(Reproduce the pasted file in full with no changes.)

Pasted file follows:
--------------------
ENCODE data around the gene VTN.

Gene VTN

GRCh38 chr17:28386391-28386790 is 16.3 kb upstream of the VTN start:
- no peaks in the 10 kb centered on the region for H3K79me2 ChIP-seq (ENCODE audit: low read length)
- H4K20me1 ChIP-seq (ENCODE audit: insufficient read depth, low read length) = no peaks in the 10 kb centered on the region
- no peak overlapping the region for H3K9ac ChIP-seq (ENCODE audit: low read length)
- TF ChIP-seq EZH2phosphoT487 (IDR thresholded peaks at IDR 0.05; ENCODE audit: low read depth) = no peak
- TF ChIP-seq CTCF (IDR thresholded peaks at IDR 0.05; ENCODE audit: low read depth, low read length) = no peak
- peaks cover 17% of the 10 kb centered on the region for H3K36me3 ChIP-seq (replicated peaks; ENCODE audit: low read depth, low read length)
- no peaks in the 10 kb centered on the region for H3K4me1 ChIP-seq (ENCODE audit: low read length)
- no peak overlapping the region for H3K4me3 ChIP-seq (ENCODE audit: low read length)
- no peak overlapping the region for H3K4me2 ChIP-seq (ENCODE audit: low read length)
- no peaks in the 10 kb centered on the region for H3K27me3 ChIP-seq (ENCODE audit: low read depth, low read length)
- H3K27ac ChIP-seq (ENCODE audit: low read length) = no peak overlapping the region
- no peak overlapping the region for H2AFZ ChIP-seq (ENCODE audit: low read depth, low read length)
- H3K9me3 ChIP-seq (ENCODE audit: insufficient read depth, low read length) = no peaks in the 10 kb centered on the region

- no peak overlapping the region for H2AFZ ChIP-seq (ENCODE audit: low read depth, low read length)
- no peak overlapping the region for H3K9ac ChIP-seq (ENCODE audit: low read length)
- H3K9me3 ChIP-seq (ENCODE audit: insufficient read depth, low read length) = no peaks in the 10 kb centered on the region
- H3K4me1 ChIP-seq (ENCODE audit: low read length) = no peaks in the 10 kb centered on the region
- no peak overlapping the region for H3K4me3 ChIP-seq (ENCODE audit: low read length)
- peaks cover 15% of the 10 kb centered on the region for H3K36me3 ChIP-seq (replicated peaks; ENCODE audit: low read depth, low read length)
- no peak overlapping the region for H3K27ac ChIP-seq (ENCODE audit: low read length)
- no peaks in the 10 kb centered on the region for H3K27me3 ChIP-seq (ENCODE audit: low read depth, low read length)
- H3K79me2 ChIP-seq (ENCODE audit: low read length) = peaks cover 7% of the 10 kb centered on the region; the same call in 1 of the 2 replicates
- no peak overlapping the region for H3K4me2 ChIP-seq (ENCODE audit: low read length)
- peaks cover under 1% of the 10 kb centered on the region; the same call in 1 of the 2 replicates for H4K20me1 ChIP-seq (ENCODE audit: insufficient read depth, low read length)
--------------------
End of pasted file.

ENCODE data around the gene VTN.

Gene VTN

GRCh38 chr17:28386391-28386790 is 16.3 kb upstream of the VTN start:
- no peaks in the 10 kb centered on the region for H3K79me2 ChIP-seq (ENCODE audit: low read length)
- H4K20me1 ChIP-seq (ENCODE audit: insufficient read depth, low read length) = no peaks in the 10 kb centered on the region
- no peak overlapping the region for H3K9ac ChIP-seq (ENCODE audit: low read length)
- TF ChIP-seq EZH2phosphoT487 (IDR thresholded peaks at IDR 0.05; ENCODE audit: low read depth) = no peak
- TF ChIP-seq CTCF (IDR thresholded peaks at IDR 0.05; ENCODE audit: low read depth, low read length) = no peak
- peaks cover 17% of the 10 kb centered on the region for H3K36me3 ChIP-seq (replicated peaks; ENCODE audit: low read depth, low read length)
- no peaks in the 10 kb centered on the region for H3K4me1 ChIP-seq (ENCODE audit: low read length)
- no peak overlapping the region for H3K4me3 ChIP-seq (ENCODE audit: low read length)
- no peak overlapping the region for H3K4me2 ChIP-seq (ENCODE audit: low read length)
- no peaks in the 10 kb centered on the region for H3K27me3 ChIP-seq (ENCODE audit: low read depth, low read length)
- H3K27ac ChIP-seq (ENCODE audit: low read length) = no peak overlapping the region
- no peak overlapping the region for H2AFZ ChIP-seq (ENCODE audit: low read depth, low read length)
- H3K9me3 ChIP-seq (ENCODE audit: insufficient read depth, low read length) = no peaks in the 10 kb centered on the region

- no peak overlapping the region for H2AFZ ChIP-seq (ENCODE audit: low read depth, low read length)
- no peak overlapping the region for H3K9ac ChIP-seq (ENCODE audit: low read length)
- H3K9me3 ChIP-seq (ENCODE audit: insufficient read depth, low read length) = no peaks in the 10 kb centered on the region
- H3K4me1 ChIP-seq (ENCODE audit: low read length) = no peaks in the 10 kb centered on the region
- no peak overlapping the region for H3K4me3 ChIP-seq (ENCODE audit: low read length)
- peaks cover 15% of the 10 kb centered on the region for H3K36me3 ChIP-seq (replicated peaks; ENCODE audit: low read depth, low read length)
- no peak overlapping the region for H3K27ac ChIP-seq (ENCODE audit: low read length)
- no peaks in the 10 kb centered on the region for H3K27me3 ChIP-seq (ENCODE audit: low read depth, low read length)
- H3K79me2 ChIP-seq (ENCODE audit: low read length) = peaks cover 7% of the 10 kb centered on the region; the same call in 1 of the 2 replicates
- no peak overlapping the region for H3K4me2 ChIP-seq (ENCODE audit: low read length)
- peaks cover under 1% of the 10 kb centered on the region; the same call in 1 of the 2 replicates for H4K20me1 ChIP-seq (ENCODE audit: insufficient read depth, low read length)